PROVO — One of the enduring memories I have of the 1996 Summer Olympics is the disappointment of Frank Fredericks. I was standing in the tunnel where the athletes exited the track shortly after the 100-meter dash, and the BYU alumnus stopped to talk briefly. He had just taken second place in a tension-filled race that featured two false starts — it had taken a world record by Donovan Bailey to beat him by five-hundredths of a second — but already he was wondering how his performance would be received in his homeland of Namibia, where he is a national hero.

"Unfortunately, in sports it's only the gold medal that counts," he told me gloomily. " . . . I don't know if this will be enough for people in Namibia."

Fredericks said he was happy with a silver medal, but . . . there was the burden of expectations. More than anyone else, he put the country on the international map when the ban was lifted barring South African athletes from competing abroad. He was given a parade after his second-place performance in the Barcelona Olympics, but more was expected this time. After the Atlanta race, instead of being able to enjoy the moment, he was full of doubt.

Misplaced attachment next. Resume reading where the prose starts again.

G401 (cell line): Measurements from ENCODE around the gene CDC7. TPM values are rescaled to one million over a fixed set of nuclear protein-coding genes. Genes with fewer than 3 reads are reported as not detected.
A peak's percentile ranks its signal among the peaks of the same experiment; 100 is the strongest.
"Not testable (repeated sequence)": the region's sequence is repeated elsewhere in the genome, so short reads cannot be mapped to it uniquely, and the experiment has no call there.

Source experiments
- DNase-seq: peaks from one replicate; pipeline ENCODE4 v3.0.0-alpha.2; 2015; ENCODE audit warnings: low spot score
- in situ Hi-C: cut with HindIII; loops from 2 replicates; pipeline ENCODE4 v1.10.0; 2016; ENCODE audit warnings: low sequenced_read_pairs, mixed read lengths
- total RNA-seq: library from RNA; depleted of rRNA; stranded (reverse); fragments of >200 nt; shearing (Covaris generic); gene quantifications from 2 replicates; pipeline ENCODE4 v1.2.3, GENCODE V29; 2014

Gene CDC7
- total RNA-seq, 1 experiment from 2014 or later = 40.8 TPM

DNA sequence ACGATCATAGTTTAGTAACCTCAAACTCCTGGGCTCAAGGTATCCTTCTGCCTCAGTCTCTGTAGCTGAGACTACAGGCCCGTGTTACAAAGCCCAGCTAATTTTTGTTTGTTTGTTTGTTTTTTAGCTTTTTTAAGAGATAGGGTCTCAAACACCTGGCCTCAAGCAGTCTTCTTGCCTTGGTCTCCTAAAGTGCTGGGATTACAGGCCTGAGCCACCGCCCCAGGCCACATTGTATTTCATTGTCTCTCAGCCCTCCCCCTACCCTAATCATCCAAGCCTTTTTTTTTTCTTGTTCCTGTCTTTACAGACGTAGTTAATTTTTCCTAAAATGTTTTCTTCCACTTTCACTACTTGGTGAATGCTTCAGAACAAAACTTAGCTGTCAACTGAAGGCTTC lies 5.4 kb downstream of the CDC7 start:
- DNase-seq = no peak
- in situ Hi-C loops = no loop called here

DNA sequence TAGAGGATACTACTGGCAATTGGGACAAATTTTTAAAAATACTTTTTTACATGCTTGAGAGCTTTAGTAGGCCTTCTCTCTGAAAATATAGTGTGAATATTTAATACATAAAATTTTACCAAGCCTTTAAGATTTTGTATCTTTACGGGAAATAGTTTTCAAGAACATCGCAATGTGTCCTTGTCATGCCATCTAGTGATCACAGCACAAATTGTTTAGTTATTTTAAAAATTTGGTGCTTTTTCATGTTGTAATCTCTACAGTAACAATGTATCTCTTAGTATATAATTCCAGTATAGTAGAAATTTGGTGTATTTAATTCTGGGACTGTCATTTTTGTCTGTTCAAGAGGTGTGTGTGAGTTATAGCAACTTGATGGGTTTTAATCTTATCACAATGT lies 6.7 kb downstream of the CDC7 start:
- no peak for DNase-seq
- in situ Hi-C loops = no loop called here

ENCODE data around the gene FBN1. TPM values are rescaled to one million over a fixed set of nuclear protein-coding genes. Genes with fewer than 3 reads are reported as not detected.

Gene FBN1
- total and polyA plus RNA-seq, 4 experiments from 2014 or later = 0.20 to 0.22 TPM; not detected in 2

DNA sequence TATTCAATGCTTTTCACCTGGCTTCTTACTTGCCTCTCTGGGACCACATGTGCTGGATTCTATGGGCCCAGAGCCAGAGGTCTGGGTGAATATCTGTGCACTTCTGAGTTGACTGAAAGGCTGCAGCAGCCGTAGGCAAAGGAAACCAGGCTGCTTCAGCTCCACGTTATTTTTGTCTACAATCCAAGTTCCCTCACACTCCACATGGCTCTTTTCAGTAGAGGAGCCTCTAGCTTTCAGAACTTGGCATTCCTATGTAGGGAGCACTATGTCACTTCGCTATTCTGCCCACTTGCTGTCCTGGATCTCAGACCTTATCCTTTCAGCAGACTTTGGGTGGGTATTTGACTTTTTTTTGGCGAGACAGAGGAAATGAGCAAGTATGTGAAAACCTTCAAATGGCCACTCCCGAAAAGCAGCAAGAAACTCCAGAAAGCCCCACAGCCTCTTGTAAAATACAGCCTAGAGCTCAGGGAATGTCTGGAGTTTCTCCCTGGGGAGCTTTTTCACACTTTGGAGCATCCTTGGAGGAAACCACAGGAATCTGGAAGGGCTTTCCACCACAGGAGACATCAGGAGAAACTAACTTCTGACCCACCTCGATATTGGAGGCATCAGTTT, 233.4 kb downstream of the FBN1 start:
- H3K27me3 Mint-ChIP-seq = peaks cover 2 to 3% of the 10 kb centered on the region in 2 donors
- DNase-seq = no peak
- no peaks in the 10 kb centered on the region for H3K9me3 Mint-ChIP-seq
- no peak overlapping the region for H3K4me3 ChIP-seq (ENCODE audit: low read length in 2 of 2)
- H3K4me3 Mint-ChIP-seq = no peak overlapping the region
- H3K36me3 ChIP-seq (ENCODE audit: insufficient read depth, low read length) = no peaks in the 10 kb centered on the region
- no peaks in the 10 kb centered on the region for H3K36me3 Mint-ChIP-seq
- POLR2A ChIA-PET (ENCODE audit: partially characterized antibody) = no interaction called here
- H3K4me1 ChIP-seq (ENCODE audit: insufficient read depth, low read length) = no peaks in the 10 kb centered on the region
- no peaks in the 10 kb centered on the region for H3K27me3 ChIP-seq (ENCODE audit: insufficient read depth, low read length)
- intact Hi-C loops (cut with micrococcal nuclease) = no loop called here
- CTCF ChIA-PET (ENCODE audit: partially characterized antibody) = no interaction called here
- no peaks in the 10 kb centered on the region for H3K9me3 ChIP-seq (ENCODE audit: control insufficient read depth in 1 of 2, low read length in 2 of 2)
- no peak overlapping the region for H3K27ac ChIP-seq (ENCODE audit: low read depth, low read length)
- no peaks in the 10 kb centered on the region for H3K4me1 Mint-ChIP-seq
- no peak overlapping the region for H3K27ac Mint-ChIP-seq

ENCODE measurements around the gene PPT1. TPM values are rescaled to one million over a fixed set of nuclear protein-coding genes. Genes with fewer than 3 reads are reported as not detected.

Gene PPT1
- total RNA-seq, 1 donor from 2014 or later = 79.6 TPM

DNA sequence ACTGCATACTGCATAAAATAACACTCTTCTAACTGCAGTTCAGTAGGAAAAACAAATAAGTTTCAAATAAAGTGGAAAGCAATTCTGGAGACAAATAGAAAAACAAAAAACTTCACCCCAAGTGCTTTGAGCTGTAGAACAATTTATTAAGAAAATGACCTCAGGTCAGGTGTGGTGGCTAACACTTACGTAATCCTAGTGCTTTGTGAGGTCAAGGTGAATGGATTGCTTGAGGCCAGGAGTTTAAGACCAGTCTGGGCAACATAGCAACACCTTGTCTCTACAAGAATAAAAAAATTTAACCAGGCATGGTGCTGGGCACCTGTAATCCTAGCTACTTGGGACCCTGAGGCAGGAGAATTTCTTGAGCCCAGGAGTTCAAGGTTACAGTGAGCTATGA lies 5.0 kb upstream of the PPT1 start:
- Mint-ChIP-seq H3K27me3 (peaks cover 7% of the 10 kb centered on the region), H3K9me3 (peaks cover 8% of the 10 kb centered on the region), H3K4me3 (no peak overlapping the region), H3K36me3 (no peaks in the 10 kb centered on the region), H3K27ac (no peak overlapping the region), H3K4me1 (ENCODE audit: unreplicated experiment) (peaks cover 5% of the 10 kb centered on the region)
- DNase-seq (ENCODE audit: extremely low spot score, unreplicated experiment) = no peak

Fast forward 3 1/2 years later. Fredericks returned to BYU last month, seeking treatment for injuries before he makes another run at the Olympics in Sydney this summer. Standing in the BYU Field House this week, he was asked what remained for him in the balance of his brilliant career. After all, he has collected four silver medals in the 100 and 200 in the last two Olympics. Only Carl Lewis has won as many Olympic medals in the individual sprint races as Fredericks. Competing in events in which athletes' staying power at the top is short-lived, he has been ranked first or second in the world in the 100 or 200 10 times since 1991.

"At this point, it's just the Olympic gold medal," Fredericks said in answer to the question. "And to see how fast I can push this body."

At the age of 32, he will go to Sydney to make a bid for an unprecedented fifth, or even sixth, medal, and he hopes it will be a different color this time. But that would mark a dramatic change in what seems to be his fate.

Silver is his color. Fredericks has finished second four times in four Olympic races to four different sprinters — Linford Christie in the Barcelona 100; Michael Marsh in the Barcelona 200; Bailey in the Atlanta 100; Johnson in the Atlanta 200. He finished second in the 200 at the World Track Championships in 1991 (to Johnson), 1995 (Johnson), and 1997 (Ato Boldon), his lone victory coming in 1993. That's eight silver medals and one gold medal in Olympic and world championship races.

The difference between first and second is a matter of hundredths of a second, but it's much more than that in other ways. Johnson's record against Fredericks is 8-8 since 1992, but the former is a household name and a legend. The difference: two Olympic gold medals, two world records.